I’ve been using Banktivity for finances for the last few years (since it was called iBank), It does an excellent job of automatically pulling in all of my transactions from all of my accounts and allowing me to categorize them. Regex pattern matching allows automatic categorization (and a simple GUI interface to make it painless), and the charts and breakdowns are excellent.
This is the coolest thing to happen to contact management in years. If you like the instant calendar access that Fantastical provides, Cardhop brings the same power to your contacts. See my writeup for more info.
I continue to be a big fan of Curio, and 2017 saw the release of Curio 11. It keeps getting better. Integrated mind maps, lists, tables, index cards, albums, pinboards, and stacks, along with awesome features like dragging in an OPML file and converting it to an outline or a mind map instantly.
If you do any serious work with PDFs, PDFpen Pro is a must-have. Multi-lingual OCR, complete annotation and editing tools, and a full suite of apps across all Apple platforms.
Disclosure: PDFpen developer Smile is a long-time supporter of this blog. This in no way affects the fact that I think their products are top notch.
Paprika Recipe Manager
I’m going to go ahead and include Paprika in my productivity section because it makes my kitchen so much more… productive. It’s the best recipe manager, and the latest version further improves the shopping list and pantry management.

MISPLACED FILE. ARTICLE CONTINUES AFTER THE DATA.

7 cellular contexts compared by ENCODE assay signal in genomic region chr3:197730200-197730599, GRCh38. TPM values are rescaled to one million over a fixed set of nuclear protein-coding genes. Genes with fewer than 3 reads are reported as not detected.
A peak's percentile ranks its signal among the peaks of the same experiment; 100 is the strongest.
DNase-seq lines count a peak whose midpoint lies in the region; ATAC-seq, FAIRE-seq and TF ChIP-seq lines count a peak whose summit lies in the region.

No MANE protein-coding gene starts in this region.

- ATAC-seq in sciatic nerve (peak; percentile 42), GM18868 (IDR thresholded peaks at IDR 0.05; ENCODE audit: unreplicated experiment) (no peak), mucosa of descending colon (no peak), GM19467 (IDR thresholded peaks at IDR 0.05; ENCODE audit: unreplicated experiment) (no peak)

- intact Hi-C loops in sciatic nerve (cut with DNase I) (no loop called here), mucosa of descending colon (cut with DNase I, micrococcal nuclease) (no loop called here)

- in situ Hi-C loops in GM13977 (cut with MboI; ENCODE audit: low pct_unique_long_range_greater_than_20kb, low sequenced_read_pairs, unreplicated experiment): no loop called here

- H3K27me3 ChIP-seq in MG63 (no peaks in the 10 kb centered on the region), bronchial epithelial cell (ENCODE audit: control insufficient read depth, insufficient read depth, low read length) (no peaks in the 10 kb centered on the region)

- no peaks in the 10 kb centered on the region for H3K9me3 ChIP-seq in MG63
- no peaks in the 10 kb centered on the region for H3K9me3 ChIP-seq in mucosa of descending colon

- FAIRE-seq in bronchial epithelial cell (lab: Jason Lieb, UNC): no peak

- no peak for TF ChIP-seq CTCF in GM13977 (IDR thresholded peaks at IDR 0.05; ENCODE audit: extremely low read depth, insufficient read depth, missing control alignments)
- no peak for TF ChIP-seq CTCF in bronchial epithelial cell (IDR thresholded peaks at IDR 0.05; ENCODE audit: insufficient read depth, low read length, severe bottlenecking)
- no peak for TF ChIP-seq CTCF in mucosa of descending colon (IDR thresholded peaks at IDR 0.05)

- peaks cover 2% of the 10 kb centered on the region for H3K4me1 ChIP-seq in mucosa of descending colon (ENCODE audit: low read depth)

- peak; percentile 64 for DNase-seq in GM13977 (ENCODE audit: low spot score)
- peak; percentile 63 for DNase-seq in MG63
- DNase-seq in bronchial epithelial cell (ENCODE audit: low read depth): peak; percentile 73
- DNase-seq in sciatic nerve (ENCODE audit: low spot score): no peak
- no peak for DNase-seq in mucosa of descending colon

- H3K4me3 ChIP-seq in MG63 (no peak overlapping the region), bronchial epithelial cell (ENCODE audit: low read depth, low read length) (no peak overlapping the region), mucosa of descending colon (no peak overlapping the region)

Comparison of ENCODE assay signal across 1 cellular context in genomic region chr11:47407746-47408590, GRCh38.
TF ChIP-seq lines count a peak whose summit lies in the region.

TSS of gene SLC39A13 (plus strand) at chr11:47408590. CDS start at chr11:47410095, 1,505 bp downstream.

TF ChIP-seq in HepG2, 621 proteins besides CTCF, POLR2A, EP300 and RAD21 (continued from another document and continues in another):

I mentioned Deliveries in my best of iOS list. I found out via Twitter that you can forward shipping notification emails to Deliveries and have your stuff automatically added for easy tracking right from Notification Center (Today view).


Sharing is part of working, whether it’s sharing your work or hanging out at the water cooler, so I think it’s fair to include the social apps in this section.

Flume Setapp
I only got into Instagram in any serious fashion this last year. I find the lack of decent 3rd-party apps for it frustrating, especially on iOS, but Flume has been a delight on macOS.
If you’re writing for the web, MarsEdit has long been the standard for managing WordPress, Tumblr, and other blogs with APIs. 2017 saw the release of version 4, a big update that added myriad features and integrations.
Pinboard is my only web bookmarking platform. I don’t even bookmark in my browsers under most circumstances. Spillo is the best Pinboard interface on macOS right now.
I used the native Twitter app for a while, but then there was an update that ruined the experience for me. Switched back to Tweetbot on both Mac and iOS and I have no reason to go back. I mean, regex mute filters…
The Brave web browser is a bold step for web browsing security and privacy. It boasts complete blocking of ads and trackers, but you can also set up automatic monthly donations that are automatically distributed to the sites you visit most (or have pinned to get the lion’s share).

Stay tuned for the “Creating on macOS” edition with all of the best design, writing, and music tools!

See all the 2017 roundups!